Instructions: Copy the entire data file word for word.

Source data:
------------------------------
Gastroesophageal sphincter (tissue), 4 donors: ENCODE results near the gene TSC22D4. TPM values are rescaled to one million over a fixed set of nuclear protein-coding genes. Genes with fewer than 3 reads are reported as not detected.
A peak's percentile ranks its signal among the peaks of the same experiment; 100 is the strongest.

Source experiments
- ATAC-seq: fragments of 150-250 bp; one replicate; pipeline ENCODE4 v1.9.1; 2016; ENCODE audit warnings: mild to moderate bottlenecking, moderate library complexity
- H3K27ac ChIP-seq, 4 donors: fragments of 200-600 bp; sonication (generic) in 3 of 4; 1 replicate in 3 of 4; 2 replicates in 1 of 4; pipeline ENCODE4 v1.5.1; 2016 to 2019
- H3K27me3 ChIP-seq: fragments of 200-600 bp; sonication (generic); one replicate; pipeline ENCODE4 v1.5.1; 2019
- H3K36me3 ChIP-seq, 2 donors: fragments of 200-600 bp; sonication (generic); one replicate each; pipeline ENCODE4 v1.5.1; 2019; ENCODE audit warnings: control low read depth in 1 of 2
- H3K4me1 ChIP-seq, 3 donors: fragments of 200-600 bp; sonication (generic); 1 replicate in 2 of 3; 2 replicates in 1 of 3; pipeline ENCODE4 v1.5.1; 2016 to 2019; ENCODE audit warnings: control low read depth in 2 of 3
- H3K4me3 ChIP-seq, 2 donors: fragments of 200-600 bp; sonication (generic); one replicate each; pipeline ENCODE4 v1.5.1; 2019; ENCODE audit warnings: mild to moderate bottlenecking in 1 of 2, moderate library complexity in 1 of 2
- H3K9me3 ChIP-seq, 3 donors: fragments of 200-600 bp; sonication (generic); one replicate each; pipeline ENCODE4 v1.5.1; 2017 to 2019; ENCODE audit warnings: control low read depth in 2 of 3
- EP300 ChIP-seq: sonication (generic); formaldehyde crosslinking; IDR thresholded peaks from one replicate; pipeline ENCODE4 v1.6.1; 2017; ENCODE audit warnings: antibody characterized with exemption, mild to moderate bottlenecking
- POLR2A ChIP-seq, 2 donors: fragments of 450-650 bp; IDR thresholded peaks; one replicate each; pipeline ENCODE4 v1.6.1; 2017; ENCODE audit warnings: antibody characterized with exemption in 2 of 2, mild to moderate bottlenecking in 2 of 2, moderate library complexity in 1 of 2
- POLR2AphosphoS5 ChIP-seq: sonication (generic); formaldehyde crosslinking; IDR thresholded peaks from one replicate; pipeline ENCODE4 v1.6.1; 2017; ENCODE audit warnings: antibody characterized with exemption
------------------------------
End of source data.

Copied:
Gastroesophageal sphincter (tissue), 4 donors: ENCODE results near the gene TSC22D4. TPM values are rescaled to one million over a fixed set of nuclear protein-coding genes. Genes with fewer than 3 reads are reported as not detected.
A peak's percentile ranks its signal among the peaks of the same experiment; 100 is the strongest.

Source experiments
- ATAC-seq: fragments of 150-250 bp; one replicate; pipeline ENCODE4 v1.9.1; 2016; ENCODE audit warnings: mild to moderate bottlenecking, moderate library complexity
- H3K27ac ChIP-seq, 4 donors: fragments of 200-600 bp; sonication (generic) in 3 of 4; 1 replicate in 3 of 4; 2 replicates in 1 of 4; pipeline ENCODE4 v1.5.1; 2016 to 2019
- H3K27me3 ChIP-seq: fragments of 200-600 bp; sonication (generic); one replicate; pipeline ENCODE4 v1.5.1; 2019
- H3K36me3 ChIP-seq, 2 donors: fragments of 200-600 bp; sonication (generic); one replicate each; pipeline ENCODE4 v1.5.1; 2019; ENCODE audit warnings: control low read depth in 1 of 2
- H3K4me1 ChIP-seq, 3 donors: fragments of 200-600 bp; sonication (generic); 1 replicate in 2 of 3; 2 replicates in 1 of 3; pipeline ENCODE4 v1.5.1; 2016 to 2019; ENCODE audit warnings: control low read depth in 2 of 3
- H3K4me3 ChIP-seq, 2 donors: fragments of 200-600 bp; sonication (generic); one replicate each; pipeline ENCODE4 v1.5.1; 2019; ENCODE audit warnings: mild to moderate bottlenecking in 1 of 2, moderate library complexity in 1 of 2
- H3K9me3 ChIP-seq, 3 donors: fragments of 200-600 bp; sonication (generic); one replicate each; pipeline ENCODE4 v1.5.1; 2017 to 2019; ENCODE audit warnings: control low read depth in 2 of 3
- EP300 ChIP-seq: sonication (generic); formaldehyde crosslinking; IDR thresholded peaks from one replicate; pipeline ENCODE4 v1.6.1; 2017; ENCODE audit warnings: antibody characterized with exemption, mild to moderate bottlenecking
- POLR2A ChIP-seq, 2 donors: fragments of 450-650 bp; IDR thresholded peaks; one replicate each; pipeline ENCODE4 v1.6.1; 2017; ENCODE audit warnings: antibody characterized with exemption in 2 of 2, mild to moderate bottlenecking in 2 of 2, moderate library complexity in 1 of 2
- POLR2AphosphoS5 ChIP-seq: sonication (generic); formaldehyde crosslinking; IDR thresholded peaks from one replicate; pipeline ENCODE4 v1.6.1; 2017; ENCODE audit warnings: antibody characterized with exemption